The Criterion for Religions, the English translation of Mi'yarul Madhahib written by Hadrat Mirza Ghulam Ahmad (as) of Qadian in 1895 makes a detailed comparison of three major religions - Hinduism, Christianity and Islam - from the standpoint of natural criterion as to why Hinduism and Christianity fail to present the Perfect and Omnipotent God as proclaimed by Islam.
God of Hinduism has only limited powers. His role is just like that of a mason who joins only already existing things and enjoys no role as a Creator. God of Christianity went through all the travails of life. That their God died for the sins of his followers is yet another invention of Christians. The idea of deifying humans was invented by Brahmans from whom the idea was borrowed by Greeks and was in turn borrowed by Christians from Greeks. The Christian dogma of Atonement only encourages to commit sins, to freely spread sinfulness, impiety and every kind of evil.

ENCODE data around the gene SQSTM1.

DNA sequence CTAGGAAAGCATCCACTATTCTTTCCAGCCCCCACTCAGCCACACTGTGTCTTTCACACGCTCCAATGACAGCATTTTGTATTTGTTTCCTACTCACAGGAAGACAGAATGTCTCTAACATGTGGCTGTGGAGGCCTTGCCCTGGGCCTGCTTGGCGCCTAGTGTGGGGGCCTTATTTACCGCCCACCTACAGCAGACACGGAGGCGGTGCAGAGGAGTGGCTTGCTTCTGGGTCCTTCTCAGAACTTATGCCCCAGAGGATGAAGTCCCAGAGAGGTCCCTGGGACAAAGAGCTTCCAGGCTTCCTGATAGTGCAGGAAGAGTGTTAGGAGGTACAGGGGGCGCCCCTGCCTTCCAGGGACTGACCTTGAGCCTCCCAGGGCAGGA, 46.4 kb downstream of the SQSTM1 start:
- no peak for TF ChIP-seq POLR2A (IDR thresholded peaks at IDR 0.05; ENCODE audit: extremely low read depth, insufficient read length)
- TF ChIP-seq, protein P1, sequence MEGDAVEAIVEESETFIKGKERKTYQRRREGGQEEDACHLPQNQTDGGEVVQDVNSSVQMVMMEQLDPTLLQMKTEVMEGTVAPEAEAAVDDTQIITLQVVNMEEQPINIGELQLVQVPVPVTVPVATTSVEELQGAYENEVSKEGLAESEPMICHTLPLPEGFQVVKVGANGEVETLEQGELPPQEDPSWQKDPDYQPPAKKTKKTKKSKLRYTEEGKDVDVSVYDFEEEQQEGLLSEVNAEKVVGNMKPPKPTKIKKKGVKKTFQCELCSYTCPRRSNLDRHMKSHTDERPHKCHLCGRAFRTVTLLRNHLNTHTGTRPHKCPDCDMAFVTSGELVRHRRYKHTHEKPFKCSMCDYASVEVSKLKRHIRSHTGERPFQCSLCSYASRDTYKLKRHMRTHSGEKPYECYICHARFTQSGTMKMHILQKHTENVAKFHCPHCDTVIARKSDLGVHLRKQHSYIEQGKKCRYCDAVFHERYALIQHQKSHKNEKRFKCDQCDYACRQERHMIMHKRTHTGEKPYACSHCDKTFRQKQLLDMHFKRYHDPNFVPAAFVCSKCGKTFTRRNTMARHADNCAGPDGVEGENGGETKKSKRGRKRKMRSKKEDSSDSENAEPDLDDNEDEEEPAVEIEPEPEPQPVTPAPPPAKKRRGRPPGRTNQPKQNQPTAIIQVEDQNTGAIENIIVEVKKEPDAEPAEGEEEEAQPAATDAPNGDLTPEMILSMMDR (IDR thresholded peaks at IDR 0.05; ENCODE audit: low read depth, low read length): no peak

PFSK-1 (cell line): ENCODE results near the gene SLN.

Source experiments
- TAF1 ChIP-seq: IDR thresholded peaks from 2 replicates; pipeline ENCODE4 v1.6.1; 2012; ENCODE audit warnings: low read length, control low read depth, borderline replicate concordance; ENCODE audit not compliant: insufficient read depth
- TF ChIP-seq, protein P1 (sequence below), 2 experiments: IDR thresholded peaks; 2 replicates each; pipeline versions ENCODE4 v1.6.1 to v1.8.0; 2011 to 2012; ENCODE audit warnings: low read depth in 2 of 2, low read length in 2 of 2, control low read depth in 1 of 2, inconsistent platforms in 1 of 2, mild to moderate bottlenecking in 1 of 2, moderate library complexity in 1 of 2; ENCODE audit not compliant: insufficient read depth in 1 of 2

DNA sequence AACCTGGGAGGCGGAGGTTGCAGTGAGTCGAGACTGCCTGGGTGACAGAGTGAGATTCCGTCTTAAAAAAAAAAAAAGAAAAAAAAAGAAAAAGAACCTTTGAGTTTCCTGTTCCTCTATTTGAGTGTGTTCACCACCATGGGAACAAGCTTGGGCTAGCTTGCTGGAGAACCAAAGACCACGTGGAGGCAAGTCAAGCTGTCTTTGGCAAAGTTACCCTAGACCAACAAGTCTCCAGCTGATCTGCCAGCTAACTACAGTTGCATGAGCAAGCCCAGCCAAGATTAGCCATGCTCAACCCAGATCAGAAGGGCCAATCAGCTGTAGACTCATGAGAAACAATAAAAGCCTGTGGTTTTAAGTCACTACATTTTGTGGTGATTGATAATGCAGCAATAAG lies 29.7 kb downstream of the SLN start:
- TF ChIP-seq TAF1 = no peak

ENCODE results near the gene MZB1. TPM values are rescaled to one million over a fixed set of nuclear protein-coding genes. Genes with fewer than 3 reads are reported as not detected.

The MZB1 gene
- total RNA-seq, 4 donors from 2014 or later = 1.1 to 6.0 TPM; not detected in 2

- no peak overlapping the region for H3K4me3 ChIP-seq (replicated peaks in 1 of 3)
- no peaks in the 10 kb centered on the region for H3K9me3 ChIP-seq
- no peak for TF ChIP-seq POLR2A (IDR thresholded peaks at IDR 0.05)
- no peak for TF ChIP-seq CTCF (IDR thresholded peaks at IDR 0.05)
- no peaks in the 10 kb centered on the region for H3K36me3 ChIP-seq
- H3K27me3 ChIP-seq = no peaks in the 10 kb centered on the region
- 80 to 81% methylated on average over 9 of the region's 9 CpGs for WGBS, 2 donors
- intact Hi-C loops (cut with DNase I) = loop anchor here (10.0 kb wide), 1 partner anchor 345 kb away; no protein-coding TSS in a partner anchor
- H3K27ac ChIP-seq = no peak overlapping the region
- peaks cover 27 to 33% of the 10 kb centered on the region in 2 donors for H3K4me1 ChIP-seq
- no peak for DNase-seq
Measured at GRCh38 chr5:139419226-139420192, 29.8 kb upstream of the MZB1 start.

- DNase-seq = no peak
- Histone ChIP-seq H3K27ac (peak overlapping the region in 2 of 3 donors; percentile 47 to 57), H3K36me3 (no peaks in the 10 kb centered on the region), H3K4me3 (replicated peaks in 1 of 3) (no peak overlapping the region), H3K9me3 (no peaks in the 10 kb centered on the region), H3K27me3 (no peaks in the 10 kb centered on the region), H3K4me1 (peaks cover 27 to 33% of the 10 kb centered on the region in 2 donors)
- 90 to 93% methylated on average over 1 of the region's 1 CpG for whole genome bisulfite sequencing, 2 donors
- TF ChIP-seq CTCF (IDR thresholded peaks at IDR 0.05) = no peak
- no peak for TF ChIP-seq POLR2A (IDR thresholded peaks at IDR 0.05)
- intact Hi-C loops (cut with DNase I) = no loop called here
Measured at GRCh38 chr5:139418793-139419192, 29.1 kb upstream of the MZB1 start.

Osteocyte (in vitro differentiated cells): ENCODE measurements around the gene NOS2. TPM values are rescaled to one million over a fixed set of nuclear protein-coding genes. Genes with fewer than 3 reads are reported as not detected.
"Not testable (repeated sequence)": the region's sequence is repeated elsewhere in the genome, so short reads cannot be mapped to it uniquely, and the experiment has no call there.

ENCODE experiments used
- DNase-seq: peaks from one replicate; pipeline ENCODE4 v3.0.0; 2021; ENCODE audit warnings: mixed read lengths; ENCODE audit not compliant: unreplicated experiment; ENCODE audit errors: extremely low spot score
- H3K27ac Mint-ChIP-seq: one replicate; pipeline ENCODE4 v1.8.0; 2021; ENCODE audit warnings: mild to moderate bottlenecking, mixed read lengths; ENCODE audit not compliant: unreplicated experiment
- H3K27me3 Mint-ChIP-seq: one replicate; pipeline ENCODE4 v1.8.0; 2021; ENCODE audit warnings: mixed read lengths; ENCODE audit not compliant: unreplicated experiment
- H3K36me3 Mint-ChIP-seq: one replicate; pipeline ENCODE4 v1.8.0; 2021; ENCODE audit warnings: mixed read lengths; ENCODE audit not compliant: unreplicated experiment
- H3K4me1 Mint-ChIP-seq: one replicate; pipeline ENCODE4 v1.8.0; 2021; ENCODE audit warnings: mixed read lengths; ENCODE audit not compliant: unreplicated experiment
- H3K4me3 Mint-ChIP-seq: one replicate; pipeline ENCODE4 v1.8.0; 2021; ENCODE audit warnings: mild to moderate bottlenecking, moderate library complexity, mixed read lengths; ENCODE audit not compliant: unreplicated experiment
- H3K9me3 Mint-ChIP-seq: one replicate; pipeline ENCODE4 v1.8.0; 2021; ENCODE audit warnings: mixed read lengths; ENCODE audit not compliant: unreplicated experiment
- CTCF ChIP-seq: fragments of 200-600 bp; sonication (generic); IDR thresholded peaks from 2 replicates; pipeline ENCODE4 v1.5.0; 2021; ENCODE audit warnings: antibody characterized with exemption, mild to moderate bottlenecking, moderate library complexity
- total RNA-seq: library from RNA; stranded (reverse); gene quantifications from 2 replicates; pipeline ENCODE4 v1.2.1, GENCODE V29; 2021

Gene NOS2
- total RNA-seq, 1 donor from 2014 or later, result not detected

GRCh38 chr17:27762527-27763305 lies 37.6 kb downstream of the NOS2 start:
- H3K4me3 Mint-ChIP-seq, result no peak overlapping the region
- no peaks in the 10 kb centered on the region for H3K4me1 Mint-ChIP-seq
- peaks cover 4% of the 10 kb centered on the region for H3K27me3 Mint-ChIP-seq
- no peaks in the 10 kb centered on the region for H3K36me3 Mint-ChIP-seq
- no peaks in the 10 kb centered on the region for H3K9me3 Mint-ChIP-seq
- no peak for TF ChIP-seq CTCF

As against the views of Hinduism and Christianity about God. 'Islam's understanding of God', according to the author, 'is very simple and clear, and is in keeping with human nature. Even if the books of all other religions were to disappear along with all their teachings and concepts, God — towards Whom the Holy Quran leads would still be clearly reflected in the mirror of the laws of nature and His might and wisdom shall be found glowing in every particle. This claim is fully substantiated in the book which covers many important aspects of Islamic concept of God.
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